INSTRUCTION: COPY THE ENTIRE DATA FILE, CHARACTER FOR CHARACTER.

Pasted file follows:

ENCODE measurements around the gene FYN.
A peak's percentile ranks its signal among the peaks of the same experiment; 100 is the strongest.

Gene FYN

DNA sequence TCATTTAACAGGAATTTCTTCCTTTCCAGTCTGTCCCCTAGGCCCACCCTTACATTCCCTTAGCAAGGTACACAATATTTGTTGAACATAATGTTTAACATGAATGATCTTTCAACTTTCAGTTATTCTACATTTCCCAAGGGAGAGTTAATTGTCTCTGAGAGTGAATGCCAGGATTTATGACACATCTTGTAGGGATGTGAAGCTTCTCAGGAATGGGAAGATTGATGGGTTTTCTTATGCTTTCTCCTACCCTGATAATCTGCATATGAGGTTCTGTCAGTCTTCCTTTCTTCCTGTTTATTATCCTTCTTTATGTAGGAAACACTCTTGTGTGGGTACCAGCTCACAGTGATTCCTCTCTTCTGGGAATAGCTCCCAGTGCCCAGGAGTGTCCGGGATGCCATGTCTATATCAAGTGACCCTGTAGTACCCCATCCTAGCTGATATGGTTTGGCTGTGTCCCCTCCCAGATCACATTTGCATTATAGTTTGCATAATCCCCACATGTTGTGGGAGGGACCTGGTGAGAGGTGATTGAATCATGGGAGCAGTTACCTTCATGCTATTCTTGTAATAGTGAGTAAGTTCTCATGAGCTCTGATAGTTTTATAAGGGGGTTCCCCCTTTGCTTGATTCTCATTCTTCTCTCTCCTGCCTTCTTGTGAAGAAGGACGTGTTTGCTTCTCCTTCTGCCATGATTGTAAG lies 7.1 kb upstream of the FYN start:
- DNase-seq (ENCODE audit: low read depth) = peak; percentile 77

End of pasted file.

ENCODE measurements around the gene FYN.
A peak's percentile ranks its signal among the peaks of the same experiment; 100 is the strongest.

Gene FYN

DNA sequence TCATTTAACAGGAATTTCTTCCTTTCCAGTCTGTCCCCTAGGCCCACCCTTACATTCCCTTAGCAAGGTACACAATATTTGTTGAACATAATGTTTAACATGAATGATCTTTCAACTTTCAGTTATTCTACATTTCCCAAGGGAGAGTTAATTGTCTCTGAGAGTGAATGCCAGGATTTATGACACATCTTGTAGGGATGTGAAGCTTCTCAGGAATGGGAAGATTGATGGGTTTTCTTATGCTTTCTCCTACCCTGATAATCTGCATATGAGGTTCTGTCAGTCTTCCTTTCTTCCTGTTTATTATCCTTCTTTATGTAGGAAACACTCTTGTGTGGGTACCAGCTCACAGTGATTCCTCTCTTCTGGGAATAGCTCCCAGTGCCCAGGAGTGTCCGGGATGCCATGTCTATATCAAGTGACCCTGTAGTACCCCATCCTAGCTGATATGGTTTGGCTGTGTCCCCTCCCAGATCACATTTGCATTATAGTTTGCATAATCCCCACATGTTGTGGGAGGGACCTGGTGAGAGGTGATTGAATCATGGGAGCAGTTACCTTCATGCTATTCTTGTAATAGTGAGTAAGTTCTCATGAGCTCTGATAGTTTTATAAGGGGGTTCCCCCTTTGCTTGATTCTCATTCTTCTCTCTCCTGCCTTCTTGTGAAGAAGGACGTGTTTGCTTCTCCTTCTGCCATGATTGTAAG lies 7.1 kb upstream of the FYN start:
- DNase-seq (ENCODE audit: low read depth) = peak; percentile 77